cow calves

Animal welfare campaigners have welcomed proposals to include recognition of animal sentience into UK law, after environment secretary Michael Gove unveiled a draft of the Animal Welfare Act 2018.

The draft explicitly recognises that animals have feelings and emotions, stating ministers ‘must have regard to the welfare needs of animals as sentient beings in formulating and implementing government policy’. It would represent a change to UK law that currently puts the onus of welfare on owners and keepers.

It follows last month’s uproar after a sentience amendment to the EU (Withdrawal) Bill was defeated in the House of Commons.

Compassion in World Farming director of campaigns Emma Slawinski said the the government’s response to those who urged retention of animal sentience in British law, should be “warmly welcomed” , adding: “The duty on government to pay regard to the fact animals are sentient … is an important legal principle. We welcome the announcement that this will continue to be a cornerstone of our animal welfare laws as we leave the EU.”

Her comments were echoed by Soil Association CEO Helen Browning, who said the draft bill would “require all ministers to consider animal welfare when making policy decisions”, and was an “essential first step and will ensure the UK doesn’t fall behind existing EU legislation on animal sentience”, she added. 

“However, to meet Michael Gove’s ambition of the UK having the highest animal welfare standards, we need to see a transition away from intensive factory farming, where chickens, pigs, cows and other farm animals are often kept indoors for their entire lives, in cramped conditions and with no chance to fulfil their natural instincts,” she added.

“In the ensuing consultation process that follows today’s announcement, the government should commit to ensuring all farming animals live a good life, where higher welfare systems such as free range and organic become the norm rather than the exception.”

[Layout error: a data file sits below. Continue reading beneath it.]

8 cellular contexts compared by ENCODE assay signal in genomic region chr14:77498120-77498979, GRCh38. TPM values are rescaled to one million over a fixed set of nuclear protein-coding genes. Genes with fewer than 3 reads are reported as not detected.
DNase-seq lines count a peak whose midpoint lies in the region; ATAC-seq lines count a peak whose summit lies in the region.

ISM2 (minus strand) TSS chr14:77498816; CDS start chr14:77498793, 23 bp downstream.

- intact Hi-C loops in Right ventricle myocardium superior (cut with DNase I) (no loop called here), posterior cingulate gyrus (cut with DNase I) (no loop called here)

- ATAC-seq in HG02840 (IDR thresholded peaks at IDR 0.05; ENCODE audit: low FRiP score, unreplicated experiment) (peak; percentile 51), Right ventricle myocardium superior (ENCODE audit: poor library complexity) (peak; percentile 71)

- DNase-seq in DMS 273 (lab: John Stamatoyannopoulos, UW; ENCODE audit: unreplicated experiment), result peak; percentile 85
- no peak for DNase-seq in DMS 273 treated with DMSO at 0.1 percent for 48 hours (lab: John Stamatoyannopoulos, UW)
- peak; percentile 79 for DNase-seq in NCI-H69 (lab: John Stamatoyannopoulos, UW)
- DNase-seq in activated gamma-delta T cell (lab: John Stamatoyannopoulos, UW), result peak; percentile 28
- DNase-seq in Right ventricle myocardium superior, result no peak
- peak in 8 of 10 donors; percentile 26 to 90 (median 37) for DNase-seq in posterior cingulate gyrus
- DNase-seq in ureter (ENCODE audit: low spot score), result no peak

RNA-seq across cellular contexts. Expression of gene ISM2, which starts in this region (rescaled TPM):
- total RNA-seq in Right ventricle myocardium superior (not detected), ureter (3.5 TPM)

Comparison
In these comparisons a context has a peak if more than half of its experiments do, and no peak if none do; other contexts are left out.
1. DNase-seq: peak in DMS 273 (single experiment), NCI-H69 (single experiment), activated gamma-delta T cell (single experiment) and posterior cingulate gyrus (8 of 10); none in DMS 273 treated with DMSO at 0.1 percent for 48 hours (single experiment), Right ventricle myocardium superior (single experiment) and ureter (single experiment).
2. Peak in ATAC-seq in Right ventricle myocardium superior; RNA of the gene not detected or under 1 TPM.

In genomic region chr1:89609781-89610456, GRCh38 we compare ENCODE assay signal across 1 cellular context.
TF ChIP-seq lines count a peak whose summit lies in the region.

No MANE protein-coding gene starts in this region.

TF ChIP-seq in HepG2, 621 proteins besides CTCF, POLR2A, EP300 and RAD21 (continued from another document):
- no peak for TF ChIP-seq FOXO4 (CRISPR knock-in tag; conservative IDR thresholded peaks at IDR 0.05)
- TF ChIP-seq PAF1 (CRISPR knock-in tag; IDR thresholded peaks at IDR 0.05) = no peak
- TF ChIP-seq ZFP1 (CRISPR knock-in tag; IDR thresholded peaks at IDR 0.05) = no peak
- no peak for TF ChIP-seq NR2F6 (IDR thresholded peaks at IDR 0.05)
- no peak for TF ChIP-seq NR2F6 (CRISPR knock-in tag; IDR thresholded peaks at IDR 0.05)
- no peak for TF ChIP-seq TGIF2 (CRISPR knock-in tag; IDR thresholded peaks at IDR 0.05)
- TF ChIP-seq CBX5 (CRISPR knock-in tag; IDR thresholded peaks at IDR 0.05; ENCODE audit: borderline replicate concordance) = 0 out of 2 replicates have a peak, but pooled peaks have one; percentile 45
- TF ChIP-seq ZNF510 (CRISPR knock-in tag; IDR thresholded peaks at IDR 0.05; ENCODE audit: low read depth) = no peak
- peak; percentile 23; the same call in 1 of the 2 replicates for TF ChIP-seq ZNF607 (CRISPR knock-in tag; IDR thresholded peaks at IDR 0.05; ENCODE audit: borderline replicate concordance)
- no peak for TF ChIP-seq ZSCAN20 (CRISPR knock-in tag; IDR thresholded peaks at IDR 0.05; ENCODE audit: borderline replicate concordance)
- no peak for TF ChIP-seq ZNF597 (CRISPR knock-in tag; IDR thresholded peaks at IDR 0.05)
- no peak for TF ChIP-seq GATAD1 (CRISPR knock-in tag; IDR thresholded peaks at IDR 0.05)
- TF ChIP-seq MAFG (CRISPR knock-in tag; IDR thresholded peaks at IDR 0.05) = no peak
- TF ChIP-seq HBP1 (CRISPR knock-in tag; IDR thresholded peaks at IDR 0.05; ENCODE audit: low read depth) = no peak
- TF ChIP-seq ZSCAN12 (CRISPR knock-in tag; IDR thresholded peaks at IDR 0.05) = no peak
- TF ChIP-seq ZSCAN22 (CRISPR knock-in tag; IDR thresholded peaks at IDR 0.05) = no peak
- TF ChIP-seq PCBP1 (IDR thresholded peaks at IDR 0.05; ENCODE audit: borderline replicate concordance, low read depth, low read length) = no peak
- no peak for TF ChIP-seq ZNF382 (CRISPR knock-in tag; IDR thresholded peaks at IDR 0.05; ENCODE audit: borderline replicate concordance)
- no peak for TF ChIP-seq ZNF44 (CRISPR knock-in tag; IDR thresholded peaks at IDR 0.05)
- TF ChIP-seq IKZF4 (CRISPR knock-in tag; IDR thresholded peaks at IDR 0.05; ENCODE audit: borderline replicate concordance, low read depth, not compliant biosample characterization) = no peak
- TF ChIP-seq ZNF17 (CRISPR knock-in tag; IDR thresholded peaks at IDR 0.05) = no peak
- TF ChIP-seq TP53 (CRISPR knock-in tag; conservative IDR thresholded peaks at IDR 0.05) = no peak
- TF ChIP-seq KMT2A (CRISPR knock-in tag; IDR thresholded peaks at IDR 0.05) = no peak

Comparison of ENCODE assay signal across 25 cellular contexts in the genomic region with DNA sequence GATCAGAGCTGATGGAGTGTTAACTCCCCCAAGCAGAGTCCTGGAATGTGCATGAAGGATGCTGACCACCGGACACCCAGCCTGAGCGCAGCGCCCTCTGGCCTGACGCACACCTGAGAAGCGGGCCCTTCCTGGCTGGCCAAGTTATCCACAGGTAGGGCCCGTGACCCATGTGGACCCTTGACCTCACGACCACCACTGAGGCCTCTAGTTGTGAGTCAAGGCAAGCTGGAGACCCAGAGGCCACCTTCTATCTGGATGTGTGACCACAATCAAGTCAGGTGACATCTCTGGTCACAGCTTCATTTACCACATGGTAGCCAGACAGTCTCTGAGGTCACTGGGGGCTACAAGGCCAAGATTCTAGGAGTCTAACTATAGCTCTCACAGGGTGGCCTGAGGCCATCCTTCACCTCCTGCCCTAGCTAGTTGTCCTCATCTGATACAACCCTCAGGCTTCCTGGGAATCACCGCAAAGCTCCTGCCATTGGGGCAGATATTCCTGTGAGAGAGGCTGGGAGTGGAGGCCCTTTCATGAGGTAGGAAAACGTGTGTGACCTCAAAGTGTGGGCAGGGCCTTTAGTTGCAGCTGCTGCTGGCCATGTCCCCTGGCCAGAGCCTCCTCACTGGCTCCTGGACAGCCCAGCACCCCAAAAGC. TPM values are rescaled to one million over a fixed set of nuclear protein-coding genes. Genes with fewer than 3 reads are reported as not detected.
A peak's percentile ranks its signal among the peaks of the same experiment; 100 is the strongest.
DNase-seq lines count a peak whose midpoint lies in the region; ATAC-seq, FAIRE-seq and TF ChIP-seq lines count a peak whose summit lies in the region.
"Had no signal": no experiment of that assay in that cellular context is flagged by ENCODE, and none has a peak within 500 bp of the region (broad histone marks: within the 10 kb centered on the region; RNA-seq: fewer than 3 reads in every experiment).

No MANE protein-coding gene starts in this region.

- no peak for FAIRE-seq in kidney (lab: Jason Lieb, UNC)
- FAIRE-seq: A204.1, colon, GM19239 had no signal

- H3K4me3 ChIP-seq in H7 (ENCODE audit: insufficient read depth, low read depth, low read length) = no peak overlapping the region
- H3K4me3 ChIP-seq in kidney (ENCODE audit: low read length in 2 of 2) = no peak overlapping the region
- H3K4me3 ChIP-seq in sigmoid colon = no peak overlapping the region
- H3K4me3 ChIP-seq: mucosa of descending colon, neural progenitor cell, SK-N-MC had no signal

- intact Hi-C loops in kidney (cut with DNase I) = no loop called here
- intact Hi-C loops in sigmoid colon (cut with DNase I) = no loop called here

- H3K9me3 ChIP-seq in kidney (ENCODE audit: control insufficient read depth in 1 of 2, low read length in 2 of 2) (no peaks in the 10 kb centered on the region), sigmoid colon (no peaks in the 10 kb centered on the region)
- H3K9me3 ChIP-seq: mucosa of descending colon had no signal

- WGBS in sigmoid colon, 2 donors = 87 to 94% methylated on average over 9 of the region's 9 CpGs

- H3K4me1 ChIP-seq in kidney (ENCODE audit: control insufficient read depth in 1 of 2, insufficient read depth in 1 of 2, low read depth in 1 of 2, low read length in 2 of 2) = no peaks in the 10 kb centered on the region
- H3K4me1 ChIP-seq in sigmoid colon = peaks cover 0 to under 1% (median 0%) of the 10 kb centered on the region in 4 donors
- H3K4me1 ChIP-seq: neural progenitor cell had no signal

Increased penalties

The draft also proposes to increase penalties for animal welfare offences, with the maximum sentence set to jump from six months to five years. Under the proposals, judges would retain the ability to hand down ownership bans and uncapped fines for the most serious offences.

Work to deliver a Bill building on the Animal Welfare Act 2006 would begin following consultation on the draft’s aims, said a Defra spokeswoman.

“We will deliver a green Brexit, not only maintaining but enhancing animal welfare standards,” said Gove. “Animals are sentient beings who feel pain and suffering, so we are writing that principle into law and ensuring that we protect their welfare.”

It follows the environment secretary’s promise that UK animal welfare standards would “go above and beyond”. He has previously expressed support for a ban on live exports.

The wording resembles that of the defeated amendment to incorporate article 13 of the Lisbon Treaty into UK law, though does not make exceptions for the “religious rites, cultural traditions and regional heritage” that have proved contentious with campaign groups. The move was welcomed as “potential good news for animals post-Brexit” by the RSPCA’s head of public affairs David Bowles.

“The legislation explicitly rejects the kind of exemptions for activities that the European Union deemed acceptable - such as bullfighting and producing foie gras - which will offer even stronger protection than Article 13 of the EU Treaty could ever do,” he added.

Green Party MP Caroline Lucas, who tabled the rejected amendment, tweeted that the government had made a “screeching U-turn” after hundreds of thousands voiced their fury on social media and signed online petitions to demand animals were granted sentience recognition under UK law.